1. ## more differntiable

let f(X) = x^2 sin(1/x) for x is not equal to 0 and f(0)= 0

A) use the chain rule and the product rule to show that f is differentiable at each c is not equal to 0 and find f'(c)
B) show that f is differentiable at x = 0 and show that f(0)=0
C) show that f' is not continuous at x = 0

2. Originally Posted by learn18
let f(X) = x^2 sin(1/x) for x is not equal to 0 and f(0)= 0

A) use the chain rule and the product rule to show that f is differentiable at each c is not equal to 0 and find f'(c)
at x = c not= 0, f(x) is continuous and hence differentiable.

so f(c) = (c^2)sin(1/c)
=> f ' (c) = 2csin(1/c) + (-c^-2)(c^2)cos(1/c)
=> f ' (c) = 2csin(1/c) - cos(1/c)

B) show that f is differentiable at x = 0 and show that f(0)=0
we must show that f is continuous at x = 0

note that |(x^2)sin(1/x)|<or= x^2 for all x

so we have: -x^2 <or= (x^2)sin(1/x) <or= x^2
=> lim{x-->0+} -x^2 <or= lim{x-->0+}(x^2)sin(1/x) <or= lim{x-->0+}x^2
=> 0 <or= lim{x-->0+}(x^2)sin(1/x) <or= 0
so by the squeeze theorem:

lim{x-->0+}(x^2)sin(1/x) = 0
similarly, we can show, lim{x-->0-}(x^2)sin(1/x) = 0

thus f is continuos at x = 0, so by the definition of continuity we have f(0) = lim{x-->0}(x^2)sin(1/x) = 0

C) show that f' is not continuous at x = 0
this seems trivial to me, but i may be wrong. at x = 0, 1/x is undefined, so f ' (x) = 2xsin(1/x) - cos(1/x) is undefined and is not continuous. you can take the left and right hand limits to see this, show that they are different or something

3. Originally Posted by Jhevon

note that |(x^2)sin(1/x)|<or= x^2 for all x

so we have: -x^2 <or= (x^2)sin(1/x) <or= x^2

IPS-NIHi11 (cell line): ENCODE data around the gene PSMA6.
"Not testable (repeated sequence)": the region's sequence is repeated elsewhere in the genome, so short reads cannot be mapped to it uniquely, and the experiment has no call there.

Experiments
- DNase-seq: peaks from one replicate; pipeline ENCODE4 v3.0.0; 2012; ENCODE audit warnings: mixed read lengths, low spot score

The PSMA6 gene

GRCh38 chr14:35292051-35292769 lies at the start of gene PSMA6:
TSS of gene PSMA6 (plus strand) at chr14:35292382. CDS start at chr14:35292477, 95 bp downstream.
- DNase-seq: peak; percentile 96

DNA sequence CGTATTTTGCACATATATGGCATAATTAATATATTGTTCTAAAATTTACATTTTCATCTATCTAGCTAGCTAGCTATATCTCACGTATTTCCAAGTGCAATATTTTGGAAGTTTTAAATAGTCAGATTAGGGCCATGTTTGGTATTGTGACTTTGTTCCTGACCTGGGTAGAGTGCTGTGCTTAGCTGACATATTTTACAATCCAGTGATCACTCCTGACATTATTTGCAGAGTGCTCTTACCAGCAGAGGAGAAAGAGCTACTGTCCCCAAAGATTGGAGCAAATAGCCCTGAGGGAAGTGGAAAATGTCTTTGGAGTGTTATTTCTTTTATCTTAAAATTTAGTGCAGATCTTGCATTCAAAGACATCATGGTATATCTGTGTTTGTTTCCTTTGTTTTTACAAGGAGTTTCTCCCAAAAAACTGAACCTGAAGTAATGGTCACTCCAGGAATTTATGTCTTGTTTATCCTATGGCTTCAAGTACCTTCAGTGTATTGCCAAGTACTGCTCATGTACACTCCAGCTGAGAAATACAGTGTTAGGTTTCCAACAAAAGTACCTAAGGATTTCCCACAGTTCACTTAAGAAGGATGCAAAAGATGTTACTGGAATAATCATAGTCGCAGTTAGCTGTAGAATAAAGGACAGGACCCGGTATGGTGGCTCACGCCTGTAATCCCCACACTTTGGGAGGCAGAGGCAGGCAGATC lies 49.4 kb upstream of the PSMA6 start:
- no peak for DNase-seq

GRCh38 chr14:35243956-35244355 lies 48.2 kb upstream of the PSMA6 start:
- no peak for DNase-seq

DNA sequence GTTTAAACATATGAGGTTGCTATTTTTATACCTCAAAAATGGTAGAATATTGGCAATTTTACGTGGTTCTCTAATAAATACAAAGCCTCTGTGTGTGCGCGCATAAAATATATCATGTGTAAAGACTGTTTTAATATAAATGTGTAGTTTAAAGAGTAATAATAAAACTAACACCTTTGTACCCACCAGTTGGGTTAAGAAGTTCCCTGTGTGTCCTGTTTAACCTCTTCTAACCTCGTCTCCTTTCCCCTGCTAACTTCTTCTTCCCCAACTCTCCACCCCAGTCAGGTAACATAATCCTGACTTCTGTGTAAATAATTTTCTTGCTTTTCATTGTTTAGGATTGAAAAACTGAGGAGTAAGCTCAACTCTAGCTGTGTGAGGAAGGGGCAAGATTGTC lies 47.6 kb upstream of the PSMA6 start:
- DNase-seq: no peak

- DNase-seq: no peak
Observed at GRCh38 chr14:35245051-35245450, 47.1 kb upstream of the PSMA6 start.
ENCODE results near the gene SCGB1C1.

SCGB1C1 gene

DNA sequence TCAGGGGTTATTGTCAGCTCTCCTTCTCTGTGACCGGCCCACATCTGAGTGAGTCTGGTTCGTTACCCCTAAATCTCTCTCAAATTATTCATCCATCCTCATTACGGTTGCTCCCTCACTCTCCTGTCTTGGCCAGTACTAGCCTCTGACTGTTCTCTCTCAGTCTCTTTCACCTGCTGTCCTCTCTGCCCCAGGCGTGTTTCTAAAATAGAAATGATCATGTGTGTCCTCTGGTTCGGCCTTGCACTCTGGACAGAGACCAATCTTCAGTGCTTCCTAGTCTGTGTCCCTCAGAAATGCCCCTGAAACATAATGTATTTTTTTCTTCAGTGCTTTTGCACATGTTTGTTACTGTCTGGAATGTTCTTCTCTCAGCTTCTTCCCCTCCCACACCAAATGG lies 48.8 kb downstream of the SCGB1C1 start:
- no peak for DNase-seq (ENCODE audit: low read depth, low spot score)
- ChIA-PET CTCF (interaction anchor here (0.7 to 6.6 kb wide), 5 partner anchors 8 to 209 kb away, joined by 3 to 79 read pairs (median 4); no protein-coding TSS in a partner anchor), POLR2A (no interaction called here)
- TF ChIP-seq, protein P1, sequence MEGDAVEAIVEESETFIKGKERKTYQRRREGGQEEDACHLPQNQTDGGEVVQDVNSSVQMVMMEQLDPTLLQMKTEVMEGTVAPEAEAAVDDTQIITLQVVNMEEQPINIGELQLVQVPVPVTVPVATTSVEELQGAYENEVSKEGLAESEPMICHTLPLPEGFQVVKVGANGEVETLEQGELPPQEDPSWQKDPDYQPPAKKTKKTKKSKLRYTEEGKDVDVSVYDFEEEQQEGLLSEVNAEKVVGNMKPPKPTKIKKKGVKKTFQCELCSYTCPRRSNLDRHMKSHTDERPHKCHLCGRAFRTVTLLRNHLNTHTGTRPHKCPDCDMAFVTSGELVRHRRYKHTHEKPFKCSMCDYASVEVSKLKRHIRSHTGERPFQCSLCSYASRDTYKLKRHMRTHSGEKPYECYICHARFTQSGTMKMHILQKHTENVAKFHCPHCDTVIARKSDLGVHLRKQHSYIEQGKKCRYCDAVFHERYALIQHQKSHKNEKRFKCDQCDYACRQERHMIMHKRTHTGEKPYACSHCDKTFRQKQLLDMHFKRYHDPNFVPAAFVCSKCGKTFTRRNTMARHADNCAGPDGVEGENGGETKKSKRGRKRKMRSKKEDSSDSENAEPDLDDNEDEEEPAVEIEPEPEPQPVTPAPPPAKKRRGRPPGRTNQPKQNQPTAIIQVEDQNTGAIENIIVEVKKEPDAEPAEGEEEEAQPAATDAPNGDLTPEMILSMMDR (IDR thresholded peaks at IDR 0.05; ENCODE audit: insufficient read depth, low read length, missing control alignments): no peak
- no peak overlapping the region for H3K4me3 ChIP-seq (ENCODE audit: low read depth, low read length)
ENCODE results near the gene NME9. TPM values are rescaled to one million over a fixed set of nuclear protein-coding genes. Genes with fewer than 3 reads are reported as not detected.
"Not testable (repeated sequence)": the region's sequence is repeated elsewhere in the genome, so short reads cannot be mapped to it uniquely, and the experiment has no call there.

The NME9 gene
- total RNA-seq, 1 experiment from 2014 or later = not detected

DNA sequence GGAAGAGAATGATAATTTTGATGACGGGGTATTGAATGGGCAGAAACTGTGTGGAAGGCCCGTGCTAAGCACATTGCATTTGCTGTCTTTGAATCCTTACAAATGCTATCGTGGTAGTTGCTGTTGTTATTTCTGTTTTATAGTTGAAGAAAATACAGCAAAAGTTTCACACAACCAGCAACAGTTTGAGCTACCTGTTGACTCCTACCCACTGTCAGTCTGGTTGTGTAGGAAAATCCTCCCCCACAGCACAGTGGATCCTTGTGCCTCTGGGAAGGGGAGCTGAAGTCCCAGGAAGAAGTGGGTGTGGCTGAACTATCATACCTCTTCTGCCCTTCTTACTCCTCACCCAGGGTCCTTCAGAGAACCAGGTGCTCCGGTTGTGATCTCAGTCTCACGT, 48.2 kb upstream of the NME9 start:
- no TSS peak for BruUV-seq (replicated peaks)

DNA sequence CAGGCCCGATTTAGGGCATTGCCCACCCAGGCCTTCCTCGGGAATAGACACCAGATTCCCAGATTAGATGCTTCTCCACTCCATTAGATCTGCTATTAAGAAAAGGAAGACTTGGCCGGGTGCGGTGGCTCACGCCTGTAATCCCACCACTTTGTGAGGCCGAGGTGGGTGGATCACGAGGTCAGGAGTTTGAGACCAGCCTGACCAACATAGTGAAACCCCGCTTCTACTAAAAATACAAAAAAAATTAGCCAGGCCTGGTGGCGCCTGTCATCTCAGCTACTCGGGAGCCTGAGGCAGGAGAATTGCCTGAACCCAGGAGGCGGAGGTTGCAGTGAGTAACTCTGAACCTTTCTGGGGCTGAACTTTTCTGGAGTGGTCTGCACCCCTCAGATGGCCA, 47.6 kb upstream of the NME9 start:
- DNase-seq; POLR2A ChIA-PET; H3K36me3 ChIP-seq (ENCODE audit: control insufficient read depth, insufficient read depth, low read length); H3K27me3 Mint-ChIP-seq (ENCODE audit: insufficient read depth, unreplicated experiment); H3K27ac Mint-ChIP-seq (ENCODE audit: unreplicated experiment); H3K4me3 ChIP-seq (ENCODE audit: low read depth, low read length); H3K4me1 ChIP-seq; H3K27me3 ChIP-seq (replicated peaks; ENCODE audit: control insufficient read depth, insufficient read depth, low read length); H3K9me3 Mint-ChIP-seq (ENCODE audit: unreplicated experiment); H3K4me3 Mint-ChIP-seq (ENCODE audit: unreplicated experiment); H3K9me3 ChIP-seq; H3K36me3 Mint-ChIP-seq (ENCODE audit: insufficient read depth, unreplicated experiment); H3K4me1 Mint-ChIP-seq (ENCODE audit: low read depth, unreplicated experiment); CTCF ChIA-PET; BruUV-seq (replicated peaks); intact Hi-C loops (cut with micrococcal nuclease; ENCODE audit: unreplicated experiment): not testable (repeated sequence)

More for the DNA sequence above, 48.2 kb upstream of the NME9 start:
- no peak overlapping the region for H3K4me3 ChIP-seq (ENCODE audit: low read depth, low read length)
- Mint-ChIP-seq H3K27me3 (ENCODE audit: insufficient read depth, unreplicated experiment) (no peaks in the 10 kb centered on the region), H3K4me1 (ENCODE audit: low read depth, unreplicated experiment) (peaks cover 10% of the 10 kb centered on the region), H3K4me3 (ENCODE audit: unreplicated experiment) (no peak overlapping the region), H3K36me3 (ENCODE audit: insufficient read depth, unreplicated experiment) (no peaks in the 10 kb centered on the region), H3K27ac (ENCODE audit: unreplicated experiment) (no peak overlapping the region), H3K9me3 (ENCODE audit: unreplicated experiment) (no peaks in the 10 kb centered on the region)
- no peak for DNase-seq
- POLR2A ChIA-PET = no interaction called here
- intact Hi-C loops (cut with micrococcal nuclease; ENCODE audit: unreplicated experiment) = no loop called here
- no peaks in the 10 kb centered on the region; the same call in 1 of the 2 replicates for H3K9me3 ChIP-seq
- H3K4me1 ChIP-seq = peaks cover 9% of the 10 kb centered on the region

=> lim{x-->0+} -x^2 <or= lim{x-->0+}(x^2)sin(1/x) <or= lim{x-->0+}x^2
=> 0 <or= lim{x-->0+}(x^2)sin(1/x) <or= 0
so by the squeeze theorem:

lim{x-->0+}(x^2)sin(1/x) = 0
similarly, we can show, lim{x-->0-}(x^2)sin(1/x) = 0

thus f is continuos at x = 0, so by the definition of continuity we have f(0) = lim{x-->0}(x^2)sin(1/x) = 0
But this shows that f is continous at 0 not differenciable at 0

4. Originally Posted by ThePerfectHacker
But this shows that f is continous at 0 not differenciable at 0
there are three things that can cause a function f to be non-differentiable, is there not?

if:

(1) f is undefined
(2) f is discontinuous
(3) f has a sharp turn

case 3 doesn't happen, and case (1) doesn't happen because of the way the function is defined (by definition, f(0) = 0, so it's not undefined there as the problem is phrased), so i thought i could just take care of case (3) and be done with it, which is what i did

and i forgot to say "this is my 13th post!"
darn it, i missed it again!

5. Originally Posted by learn18
let f(X) = x^2 sin(1/x) for x is not equal to 0 and f(0)= 0

B) show that f is differentiable at x = 0 and show that f(0)=0
First f(x) is defined on an open interval containing 0.
Thus we can consider the derivative limit:

lim(x-->0) (f(x) -f(0))/(x-0) = lim(x-->0) f(x)/x

lim(x-->0) x^2 sin(1/x)/x = lim (x-->0) x*sin(1/x)

The limit exists because:

-1<=sin(1/x) <= 1 then

-x<= x*sin(1/x) <= x for x>0
x<= x*sin (1/x) <= -x for x<0
In both cases the limit as x-->0 is 0 by Squeeze Theorem.

Thus, f(x) is differenciable at 0, and furthermore the derivative is 0.